Mirth, laughter and gelastic seizures
Arroyo S, Lesser RP, Gordon B, Uematsu S,
Hart J, Schwerdt P, Andreasson K, Fisher RS.
Department of Neurology,
Johns Hopkins University School of Medicine,
Baltimore, MD.
Brain 1993 Aug; 116 ( Pt 4):757-80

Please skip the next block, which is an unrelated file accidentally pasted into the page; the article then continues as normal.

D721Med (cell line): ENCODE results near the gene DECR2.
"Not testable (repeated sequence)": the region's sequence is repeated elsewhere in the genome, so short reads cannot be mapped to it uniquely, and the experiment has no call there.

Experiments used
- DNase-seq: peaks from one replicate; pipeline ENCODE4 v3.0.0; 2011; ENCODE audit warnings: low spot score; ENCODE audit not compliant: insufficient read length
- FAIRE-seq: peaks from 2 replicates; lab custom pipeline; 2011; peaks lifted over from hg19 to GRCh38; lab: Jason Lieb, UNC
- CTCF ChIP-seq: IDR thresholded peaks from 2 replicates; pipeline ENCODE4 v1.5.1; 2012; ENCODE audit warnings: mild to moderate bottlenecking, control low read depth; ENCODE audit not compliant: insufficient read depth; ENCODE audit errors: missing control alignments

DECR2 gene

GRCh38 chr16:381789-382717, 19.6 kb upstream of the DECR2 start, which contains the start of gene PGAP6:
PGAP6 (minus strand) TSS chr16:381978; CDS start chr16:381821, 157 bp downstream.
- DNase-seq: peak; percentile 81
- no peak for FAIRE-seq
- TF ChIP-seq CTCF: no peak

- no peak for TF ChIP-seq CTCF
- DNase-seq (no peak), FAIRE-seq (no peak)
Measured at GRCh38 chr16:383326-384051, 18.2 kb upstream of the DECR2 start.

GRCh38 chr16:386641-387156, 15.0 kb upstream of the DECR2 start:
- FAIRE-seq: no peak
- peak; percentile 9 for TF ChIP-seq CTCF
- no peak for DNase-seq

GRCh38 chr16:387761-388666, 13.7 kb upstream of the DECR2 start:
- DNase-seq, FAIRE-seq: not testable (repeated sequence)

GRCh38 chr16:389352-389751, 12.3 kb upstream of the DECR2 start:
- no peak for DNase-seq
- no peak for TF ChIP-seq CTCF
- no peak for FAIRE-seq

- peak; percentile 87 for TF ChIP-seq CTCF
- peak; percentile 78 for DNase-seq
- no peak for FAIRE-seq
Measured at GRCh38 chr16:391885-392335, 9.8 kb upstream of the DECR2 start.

Little is known about what pathways subserve mirth and its expression laughter. We present three patients with gelastic seizures and laughter elicited by electrical stimulation of the cortex who provide some insight into the mechanisms of laughter and its emotional concomitants. The first patient had seizures manifested by laughter without a subjective feeling of mirth. Magnetic resonance imaging showed a cavernous haemangioma in the left superior mesial frontal region. Ictal subdural electrode recording showed the seizure onset to be in the left anterior cingulate gyrus. Removal of the lesion and of the seizure focus rendered the patient virtually seizure free over 16 months of follow-up. The other two patients had complex partial seizures of temporal lobe origin. Electrical stimulation of the fusiform gyrus and parahippocampal gyrus produced bursts of laughter accompanied by a feeling of mirth. These cases reveal a high likelihood of cingulate and basal temporal cortex contribution to laughter and mirth in humans, and suggest the possibility that the anterior cingulate region is involved in the motor act of laughter, while the basal temporal cortex is involved in processing of laughter's emotional content in man.
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